The very first Apple computer — an Apple-1 — was really only a circuit board. But for computer geeks and tech-lovers, that board could become a collectors item when it goes up for auction.

(Image credit: RR Auction)

  • September 12th 2018 at 11:39

Automation Comes To McDonald's

By Ally Schweitzer

We hear a lot about robots eventually taking over jobs in manufacturing, but automation has already hit the service industry. The cashier who takes your order at McDonald's could soon be replaced.

  • September 12th 2018 at 11:11

Federal Court Asked To Scrap Georgia's 27,000 Electronic Voting Machines

By Johnny Kauffman
An election official holds an electronic voting machine memory card following the Georgia primary runoff elections at a polling location in Atlanta on July 24, 2018. A group of Georgia voters is suing the state, saying that the electronic machines are not secure.

Less than two months ahead of Election Day, a group of voters and election security advocates say the state's touchscreen voting machines are insecure and should be replaced with paper ballots.

(Image credit: Bloomberg/Bloomberg via Getty Images)

  • September 12th 2018 at 11:00

A Massive Floating Boom Is Supposed To Clean Up The Pacific. Can It Work?

By Laurel Wamsley
A nearly 2,000-foot-long tube is towed offshore from San Francisco Bay on Saturday. It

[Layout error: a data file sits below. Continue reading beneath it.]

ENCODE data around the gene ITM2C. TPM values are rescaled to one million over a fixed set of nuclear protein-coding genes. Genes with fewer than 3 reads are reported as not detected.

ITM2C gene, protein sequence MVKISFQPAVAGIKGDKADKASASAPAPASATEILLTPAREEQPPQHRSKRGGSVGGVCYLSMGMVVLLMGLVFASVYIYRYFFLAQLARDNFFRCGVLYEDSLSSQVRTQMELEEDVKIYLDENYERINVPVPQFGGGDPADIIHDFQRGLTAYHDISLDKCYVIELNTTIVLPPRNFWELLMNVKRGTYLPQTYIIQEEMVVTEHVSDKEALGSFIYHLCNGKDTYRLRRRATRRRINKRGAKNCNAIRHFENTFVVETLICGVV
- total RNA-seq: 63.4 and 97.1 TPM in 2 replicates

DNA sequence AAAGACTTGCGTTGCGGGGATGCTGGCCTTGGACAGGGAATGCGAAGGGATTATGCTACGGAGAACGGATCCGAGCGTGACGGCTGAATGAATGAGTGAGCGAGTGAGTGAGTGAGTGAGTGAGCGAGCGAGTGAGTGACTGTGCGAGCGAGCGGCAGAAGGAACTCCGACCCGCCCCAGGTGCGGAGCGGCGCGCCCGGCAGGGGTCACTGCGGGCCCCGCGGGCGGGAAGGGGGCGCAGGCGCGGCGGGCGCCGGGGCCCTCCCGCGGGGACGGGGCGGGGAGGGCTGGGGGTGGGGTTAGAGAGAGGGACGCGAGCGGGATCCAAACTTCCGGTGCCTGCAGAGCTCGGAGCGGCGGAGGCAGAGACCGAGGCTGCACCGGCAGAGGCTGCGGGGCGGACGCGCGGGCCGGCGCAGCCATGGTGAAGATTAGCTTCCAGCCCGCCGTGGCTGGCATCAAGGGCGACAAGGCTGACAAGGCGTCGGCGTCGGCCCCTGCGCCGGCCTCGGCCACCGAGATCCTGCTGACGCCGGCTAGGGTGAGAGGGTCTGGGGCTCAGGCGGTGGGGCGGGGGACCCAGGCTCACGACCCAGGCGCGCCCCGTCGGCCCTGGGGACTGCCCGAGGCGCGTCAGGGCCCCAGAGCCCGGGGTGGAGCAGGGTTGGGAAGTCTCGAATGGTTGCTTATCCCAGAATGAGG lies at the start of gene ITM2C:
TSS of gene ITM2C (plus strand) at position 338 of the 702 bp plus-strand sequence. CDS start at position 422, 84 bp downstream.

The giant, U-shaped tube is designed to form a garbage-corralling barrier propelled by wind and waves. Its creator hopes to remove half the plastic in the Great Pacific Garbage Patch in five years.

(Image credit: The Ocean Cleanup)

  • September 11th 2018 at 22:11

DOJ Probe Into Bias At Tech Companies Should Include Democrats, California AG Says

By Alina Selyukh
Facebook Chief Operating Officer Sheryl Sandberg and Twitter Chief Executive Officer Jack Dorsey testify during a Senate intelligence committee hearing on Sept. 5.

Attorney General Xavier Becerra is calling on the Justice Department to invite Democrats to the Sept. 25 meeting focused on social media and tech companies or risk proving the event's political bent.

(Image credit: Drew Angerer/Getty Images)

  • September 11th 2018 at 17:04

For Many In Venezuela, Social Media Is A Matter Of Life And Death

By Jasmine Garsd
Health workers form a human chain reading "SOS" during a protest for the lack of medicines, medical supplies and poor conditions in hospitals, in Caracas on Aug. 2.

When it comes to social media, many Venezuelans choose to self-censor. But for others, social media can be a lifeline. One pharmacist uses Twitter to help people find scarce medicines.

(Image credit: Federico Parra/AFP/Getty Images)

  • September 11th 2018 at 10:58

How Facebook Has Shaped Democracy

NPR's Audie Cornish talks to The New Yorker's Evan Osnos about his new profile of Facebook CEO Mark Zuckerberg.

  • September 10th 2018 at 23:59